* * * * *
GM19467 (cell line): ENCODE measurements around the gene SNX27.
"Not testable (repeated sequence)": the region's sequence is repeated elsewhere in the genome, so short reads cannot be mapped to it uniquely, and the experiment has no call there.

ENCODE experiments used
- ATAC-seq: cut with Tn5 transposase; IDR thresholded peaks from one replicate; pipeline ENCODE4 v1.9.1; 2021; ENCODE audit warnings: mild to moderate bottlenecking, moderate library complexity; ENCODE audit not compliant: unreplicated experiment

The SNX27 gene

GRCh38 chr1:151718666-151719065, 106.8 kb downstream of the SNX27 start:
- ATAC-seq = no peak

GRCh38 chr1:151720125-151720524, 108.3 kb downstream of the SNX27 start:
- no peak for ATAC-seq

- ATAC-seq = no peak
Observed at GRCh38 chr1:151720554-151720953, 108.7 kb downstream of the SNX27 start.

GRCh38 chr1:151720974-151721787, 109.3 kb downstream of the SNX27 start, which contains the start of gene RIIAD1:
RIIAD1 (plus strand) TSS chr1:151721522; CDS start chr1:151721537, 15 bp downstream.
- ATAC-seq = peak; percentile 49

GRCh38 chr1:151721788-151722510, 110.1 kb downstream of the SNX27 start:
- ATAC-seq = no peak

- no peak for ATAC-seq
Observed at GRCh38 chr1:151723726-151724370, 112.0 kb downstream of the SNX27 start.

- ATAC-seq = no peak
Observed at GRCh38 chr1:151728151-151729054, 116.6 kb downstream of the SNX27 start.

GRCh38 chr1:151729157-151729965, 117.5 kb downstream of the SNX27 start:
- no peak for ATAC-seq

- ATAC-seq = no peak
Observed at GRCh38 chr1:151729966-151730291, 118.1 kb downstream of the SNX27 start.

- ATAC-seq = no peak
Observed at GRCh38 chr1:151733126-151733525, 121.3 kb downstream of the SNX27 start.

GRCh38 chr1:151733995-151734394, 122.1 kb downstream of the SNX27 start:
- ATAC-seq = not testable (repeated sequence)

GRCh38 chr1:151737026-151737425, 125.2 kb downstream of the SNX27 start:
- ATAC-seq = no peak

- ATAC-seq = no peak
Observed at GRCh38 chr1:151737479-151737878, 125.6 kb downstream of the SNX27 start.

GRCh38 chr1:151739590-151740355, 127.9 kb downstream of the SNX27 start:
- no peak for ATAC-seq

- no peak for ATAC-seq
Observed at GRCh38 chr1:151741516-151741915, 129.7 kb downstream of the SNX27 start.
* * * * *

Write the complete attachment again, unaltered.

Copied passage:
GM19467 (cell line): ENCODE measurements around the gene SNX27.
"Not testable (repeated sequence)": the region's sequence is repeated elsewhere in the genome, so short reads cannot be mapped to it uniquely, and the experiment has no call there.

ENCODE experiments used
- ATAC-seq: cut with Tn5 transposase; IDR thresholded peaks from one replicate; pipeline ENCODE4 v1.9.1; 2021; ENCODE audit warnings: mild to moderate bottlenecking, moderate library complexity; ENCODE audit not compliant: unreplicated experiment

The SNX27 gene

GRCh38 chr1:151718666-151719065, 106.8 kb downstream of the SNX27 start:
- ATAC-seq = no peak

GRCh38 chr1:151720125-151720524, 108.3 kb downstream of the SNX27 start:
- no peak for ATAC-seq

- ATAC-seq = no peak
Observed at GRCh38 chr1:151720554-151720953, 108.7 kb downstream of the SNX27 start.

GRCh38 chr1:151720974-151721787, 109.3 kb downstream of the SNX27 start, which contains the start of gene RIIAD1:
RIIAD1 (plus strand) TSS chr1:151721522; CDS start chr1:151721537, 15 bp downstream.
- ATAC-seq = peak; percentile 49

GRCh38 chr1:151721788-151722510, 110.1 kb downstream of the SNX27 start:
- ATAC-seq = no peak

- no peak for ATAC-seq
Observed at GRCh38 chr1:151723726-151724370, 112.0 kb downstream of the SNX27 start.

- ATAC-seq = no peak
Observed at GRCh38 chr1:151728151-151729054, 116.6 kb downstream of the SNX27 start.

GRCh38 chr1:151729157-151729965, 117.5 kb downstream of the SNX27 start:
- no peak for ATAC-seq

- ATAC-seq = no peak
Observed at GRCh38 chr1:151729966-151730291, 118.1 kb downstream of the SNX27 start.

- ATAC-seq = no peak
Observed at GRCh38 chr1:151733126-151733525, 121.3 kb downstream of the SNX27 start.

GRCh38 chr1:151733995-151734394, 122.1 kb downstream of the SNX27 start:
- ATAC-seq = not testable (repeated sequence)

GRCh38 chr1:151737026-151737425, 125.2 kb downstream of the SNX27 start:
- ATAC-seq = no peak

- ATAC-seq = no peak
Observed at GRCh38 chr1:151737479-151737878, 125.6 kb downstream of the SNX27 start.

GRCh38 chr1:151739590-151740355, 127.9 kb downstream of the SNX27 start:
- no peak for ATAC-seq

- no peak for ATAC-seq
Observed at GRCh38 chr1:151741516-151741915, 129.7 kb downstream of the SNX27 start.